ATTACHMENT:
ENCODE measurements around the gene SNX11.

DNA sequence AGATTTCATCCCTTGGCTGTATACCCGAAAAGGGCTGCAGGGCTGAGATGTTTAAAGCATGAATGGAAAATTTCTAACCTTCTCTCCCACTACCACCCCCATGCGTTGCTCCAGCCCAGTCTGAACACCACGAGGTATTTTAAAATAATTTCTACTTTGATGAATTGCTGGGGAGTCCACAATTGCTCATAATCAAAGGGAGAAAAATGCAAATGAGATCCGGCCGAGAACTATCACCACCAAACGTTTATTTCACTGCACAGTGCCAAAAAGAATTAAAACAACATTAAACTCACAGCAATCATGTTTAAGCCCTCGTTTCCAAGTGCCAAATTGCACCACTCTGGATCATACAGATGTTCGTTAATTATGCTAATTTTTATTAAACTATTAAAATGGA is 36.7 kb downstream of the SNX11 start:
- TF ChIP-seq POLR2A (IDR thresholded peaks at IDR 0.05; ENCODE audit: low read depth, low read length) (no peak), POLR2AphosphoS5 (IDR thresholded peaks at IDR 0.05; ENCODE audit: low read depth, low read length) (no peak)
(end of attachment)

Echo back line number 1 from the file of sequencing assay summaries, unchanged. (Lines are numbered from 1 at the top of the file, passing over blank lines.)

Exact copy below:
ENCODE measurements around the gene SNX11.